Moiseiwitsch (1890-1963) was born in Odessa with its reputation
for elite pianism. The ambience could hardly have been better
for nurturing a sympathy with the Russian repertoire or at least
that part of it that straddles the Imperial late-romantic (Rachmaninov
and Medtner) and Soviet new realism (Kabalevsky).
have reviewed previously from this series only the Naxos that
included the Tchaikovsky first two piano concertos. It was the
repertoire that drew me to this issue.
was a friend of Medtner; one of a select group including Dobrowen,
Wood and Legge who formed a Medtner circle. Moiseiwitsch is not
a purveyor of gaud and glitter. From that point of view his authentic
deeply sincere approach was a near perfect match for the composer's
concern with the innate beauty of the music, its pathos and poetry
rather than surface dramatics.
producer is the redoubtable, indefatigable (and other warships)
Ward Marston. Seriously though ... this disc is extremely well
documented with full discographical details taken from Brian Crimp's
Moiseiwitsch HMV discography and a helpful and personable note
from Jonathan Summers.
recordings were made over a twenty year period from ages 38 to
58 largely at Studio C, Abbey Road. Only the Prokofiev and the
Medtner Ballade Op. 34 No. 2 were made at the Queen's Small
Hall, Studio C. The Kabalevsky and Khachaturian were made during
that period just short of a decade from 1942 when in both the
U.S.A. and U.K. when the U.S.S.R. was a valued ally.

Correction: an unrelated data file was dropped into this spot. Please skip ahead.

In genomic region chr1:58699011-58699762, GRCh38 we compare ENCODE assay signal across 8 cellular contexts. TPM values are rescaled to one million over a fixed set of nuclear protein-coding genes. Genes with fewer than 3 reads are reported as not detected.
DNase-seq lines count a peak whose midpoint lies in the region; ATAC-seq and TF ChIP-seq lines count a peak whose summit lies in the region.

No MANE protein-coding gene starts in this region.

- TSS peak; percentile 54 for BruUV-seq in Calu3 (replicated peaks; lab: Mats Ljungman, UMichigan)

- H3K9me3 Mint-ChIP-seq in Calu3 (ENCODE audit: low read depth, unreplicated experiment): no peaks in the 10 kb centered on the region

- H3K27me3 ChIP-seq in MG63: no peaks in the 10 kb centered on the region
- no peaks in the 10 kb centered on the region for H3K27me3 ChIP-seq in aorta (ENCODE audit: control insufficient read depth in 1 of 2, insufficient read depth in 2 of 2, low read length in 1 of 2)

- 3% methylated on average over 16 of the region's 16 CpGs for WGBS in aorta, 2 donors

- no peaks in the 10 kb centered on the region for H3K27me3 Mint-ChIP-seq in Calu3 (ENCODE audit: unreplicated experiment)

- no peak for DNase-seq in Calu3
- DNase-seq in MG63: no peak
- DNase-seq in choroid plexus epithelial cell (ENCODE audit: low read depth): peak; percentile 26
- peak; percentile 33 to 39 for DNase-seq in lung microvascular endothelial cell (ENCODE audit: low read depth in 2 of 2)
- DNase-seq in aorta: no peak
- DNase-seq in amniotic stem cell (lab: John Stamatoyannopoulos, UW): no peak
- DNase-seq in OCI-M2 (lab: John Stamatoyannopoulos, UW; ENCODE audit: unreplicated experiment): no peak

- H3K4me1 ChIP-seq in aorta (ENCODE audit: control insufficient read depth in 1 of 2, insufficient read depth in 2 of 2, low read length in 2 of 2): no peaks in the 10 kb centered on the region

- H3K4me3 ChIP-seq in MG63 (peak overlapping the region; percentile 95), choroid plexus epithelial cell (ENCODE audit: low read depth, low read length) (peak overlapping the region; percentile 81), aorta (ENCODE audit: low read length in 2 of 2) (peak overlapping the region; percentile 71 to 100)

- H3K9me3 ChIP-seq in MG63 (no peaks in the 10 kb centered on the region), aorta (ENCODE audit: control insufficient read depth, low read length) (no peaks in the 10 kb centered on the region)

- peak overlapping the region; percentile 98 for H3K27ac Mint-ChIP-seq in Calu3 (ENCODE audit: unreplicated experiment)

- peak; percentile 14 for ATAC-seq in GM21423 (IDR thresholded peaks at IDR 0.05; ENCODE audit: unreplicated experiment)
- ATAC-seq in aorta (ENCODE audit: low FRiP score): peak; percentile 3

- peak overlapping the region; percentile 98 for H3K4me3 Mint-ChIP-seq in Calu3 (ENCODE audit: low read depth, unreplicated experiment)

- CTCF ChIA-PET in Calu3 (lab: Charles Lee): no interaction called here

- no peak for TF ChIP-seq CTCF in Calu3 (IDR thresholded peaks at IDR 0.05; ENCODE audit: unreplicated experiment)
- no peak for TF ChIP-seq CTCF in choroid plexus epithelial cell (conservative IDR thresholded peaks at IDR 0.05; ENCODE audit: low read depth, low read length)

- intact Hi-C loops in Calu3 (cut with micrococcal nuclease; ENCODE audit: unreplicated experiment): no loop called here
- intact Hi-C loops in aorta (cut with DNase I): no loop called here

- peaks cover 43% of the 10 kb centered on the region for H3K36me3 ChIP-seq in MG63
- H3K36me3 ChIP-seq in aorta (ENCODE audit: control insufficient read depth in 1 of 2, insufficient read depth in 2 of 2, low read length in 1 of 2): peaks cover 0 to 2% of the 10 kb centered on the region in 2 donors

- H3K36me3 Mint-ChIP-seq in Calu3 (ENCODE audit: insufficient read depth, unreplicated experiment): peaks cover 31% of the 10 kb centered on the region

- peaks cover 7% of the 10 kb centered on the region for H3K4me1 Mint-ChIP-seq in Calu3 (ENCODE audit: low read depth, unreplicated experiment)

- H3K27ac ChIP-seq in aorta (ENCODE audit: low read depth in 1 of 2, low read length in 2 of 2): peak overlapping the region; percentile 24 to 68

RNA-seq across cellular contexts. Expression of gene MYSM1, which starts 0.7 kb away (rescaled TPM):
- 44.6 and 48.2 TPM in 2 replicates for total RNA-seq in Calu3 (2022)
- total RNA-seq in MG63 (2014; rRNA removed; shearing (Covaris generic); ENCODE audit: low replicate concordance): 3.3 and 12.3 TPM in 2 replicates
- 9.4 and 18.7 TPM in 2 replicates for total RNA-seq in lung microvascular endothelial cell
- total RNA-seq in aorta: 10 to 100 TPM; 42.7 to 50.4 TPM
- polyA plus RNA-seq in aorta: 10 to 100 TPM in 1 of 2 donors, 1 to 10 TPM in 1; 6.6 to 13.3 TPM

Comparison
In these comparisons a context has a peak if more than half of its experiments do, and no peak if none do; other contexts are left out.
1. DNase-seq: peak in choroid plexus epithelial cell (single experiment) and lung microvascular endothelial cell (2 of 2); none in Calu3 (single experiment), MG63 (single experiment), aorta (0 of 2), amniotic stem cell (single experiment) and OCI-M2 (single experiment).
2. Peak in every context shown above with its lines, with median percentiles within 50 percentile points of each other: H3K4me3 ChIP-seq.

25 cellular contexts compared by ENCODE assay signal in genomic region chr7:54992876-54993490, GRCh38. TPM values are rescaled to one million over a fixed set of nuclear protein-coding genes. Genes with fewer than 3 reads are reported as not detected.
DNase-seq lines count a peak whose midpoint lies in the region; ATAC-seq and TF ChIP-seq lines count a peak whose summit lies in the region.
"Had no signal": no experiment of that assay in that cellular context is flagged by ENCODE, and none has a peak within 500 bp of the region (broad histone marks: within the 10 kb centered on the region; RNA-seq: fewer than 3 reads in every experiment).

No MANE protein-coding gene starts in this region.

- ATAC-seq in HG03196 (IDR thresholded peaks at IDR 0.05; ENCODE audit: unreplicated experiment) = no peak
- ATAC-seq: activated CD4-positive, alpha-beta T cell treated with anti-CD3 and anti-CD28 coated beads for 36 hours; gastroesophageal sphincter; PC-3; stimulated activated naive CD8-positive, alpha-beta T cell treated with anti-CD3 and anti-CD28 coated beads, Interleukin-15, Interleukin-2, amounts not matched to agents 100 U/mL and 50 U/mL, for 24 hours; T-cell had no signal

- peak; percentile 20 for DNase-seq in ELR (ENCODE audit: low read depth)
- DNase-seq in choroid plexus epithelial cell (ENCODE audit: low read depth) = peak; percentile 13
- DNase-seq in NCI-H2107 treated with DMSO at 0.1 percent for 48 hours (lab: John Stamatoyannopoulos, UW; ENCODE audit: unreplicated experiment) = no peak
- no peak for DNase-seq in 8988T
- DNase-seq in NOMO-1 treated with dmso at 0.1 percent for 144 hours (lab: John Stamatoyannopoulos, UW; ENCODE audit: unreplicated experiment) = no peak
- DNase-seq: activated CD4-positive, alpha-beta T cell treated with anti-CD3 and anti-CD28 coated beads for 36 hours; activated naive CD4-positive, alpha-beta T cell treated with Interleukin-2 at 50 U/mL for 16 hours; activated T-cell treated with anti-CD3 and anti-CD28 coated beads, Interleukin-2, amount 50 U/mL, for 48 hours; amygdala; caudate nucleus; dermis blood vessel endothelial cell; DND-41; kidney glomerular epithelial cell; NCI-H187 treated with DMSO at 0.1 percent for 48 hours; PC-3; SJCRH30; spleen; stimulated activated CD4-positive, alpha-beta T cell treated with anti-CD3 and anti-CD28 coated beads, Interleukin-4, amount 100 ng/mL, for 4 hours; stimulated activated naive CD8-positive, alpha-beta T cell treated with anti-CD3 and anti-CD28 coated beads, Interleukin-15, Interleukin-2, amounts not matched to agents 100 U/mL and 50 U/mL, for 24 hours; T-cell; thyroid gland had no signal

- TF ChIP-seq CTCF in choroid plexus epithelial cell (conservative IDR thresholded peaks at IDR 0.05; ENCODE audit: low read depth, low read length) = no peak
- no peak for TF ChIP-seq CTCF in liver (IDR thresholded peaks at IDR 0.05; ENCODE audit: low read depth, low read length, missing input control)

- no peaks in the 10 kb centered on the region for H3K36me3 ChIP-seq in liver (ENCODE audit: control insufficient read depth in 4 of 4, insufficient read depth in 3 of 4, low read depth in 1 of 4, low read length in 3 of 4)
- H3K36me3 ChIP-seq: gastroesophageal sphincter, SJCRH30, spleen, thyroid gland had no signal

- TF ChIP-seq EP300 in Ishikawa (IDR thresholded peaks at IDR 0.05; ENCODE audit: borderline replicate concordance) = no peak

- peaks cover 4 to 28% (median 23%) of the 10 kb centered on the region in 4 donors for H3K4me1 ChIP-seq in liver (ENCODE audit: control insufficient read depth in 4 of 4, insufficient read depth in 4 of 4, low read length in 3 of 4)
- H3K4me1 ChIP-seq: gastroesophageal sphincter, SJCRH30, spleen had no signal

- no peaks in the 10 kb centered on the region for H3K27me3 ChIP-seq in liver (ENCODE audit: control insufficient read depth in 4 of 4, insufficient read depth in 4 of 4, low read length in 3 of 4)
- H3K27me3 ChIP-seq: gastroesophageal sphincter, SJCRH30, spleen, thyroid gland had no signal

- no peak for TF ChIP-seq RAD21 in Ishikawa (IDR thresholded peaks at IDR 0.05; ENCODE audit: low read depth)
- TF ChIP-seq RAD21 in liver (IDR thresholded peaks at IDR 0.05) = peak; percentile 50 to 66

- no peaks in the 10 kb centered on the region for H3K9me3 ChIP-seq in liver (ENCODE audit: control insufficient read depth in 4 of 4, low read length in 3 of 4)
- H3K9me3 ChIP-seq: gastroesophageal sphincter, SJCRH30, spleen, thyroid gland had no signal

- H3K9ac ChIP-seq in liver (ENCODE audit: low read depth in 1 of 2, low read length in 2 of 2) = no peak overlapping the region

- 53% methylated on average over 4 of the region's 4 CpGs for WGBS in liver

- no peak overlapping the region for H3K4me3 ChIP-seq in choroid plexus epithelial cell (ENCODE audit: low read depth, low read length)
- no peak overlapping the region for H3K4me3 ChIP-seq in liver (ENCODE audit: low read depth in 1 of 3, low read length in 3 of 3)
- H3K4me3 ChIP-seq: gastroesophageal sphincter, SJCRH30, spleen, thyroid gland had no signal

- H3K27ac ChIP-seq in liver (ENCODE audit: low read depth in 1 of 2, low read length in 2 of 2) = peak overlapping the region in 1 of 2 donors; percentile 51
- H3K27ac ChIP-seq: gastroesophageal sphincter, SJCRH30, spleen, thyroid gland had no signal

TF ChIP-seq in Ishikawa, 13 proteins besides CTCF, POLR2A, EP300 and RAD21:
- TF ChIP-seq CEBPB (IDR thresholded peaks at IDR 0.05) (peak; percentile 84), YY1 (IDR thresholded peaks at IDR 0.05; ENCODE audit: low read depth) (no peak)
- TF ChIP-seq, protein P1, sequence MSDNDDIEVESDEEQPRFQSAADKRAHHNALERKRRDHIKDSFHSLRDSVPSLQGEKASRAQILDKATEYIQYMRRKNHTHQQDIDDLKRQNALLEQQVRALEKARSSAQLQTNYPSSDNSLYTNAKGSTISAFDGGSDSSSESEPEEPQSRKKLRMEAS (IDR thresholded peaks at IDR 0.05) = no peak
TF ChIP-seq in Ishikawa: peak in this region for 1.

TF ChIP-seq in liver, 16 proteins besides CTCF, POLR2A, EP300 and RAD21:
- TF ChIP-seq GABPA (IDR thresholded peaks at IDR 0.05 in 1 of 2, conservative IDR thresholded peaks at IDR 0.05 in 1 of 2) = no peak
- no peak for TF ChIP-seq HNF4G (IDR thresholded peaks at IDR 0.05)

Rachmaninov B minor prelude was a particular favourite
of the composer and of Moiseiwitsch. Here is it presented in two
alternative versions the second of which is preferable because
ot its greater clarity - the first version recorded only two months
before is more mistily suggestive. The Moment Musical is
turbulently romantic and like all the pieces here is ample evidence
for Moiseiwtsch's phenomenal touch encompassing whispering quiet
and thunderous storms. Lilacs is impressive for
its gently coruscating roulades of notes.
neatly warms up Prokofiev's Suggestion Diabolique from
gruff Mephisto morose to terse and exuberant dissonance-fest.
is a great shame that Moiseiwitsch did not record more Medtner.
The two men were close and the pianist's unglamorous sincerity
seems completely in keeping with the composer's understated poetry,
pathos and beauty. Of course there is some leonine galloping writing
as well; as in the Tenebroso movement of the G minor
sonata. Moiseiwitsch colours with flecks and flurries of colour
the two Ballades. He is joined by the composer for
the Round Dance which is half way between Grainger
and Stravinsky at first then finds itself in more romantic waters.
Kabalevsky Sonata No. 3 is pretty much in the same mould
as the second and third piano concertos though not as memorably
tuneful as those works. The Khachaturian pieces contrast rather
surprisingly. The Toccata is not the hell-for-leather
adrenaline chaser I had expected but has a slightly Iberan ediginess.
It is controlled, full of carefully contrived variety - perhaps
rather anonymous. The Levant make-over of the Sabre Dance
is all you might expect as a roller-coaster piece of escapism
but finds time for poetry as well.
Marston has I think wisely left the whiskery regular surface noise
of the 78s in place. Too much other treble information would have
been destroyed to have excised it. Clicks, crackles and other
audio damage has been elided.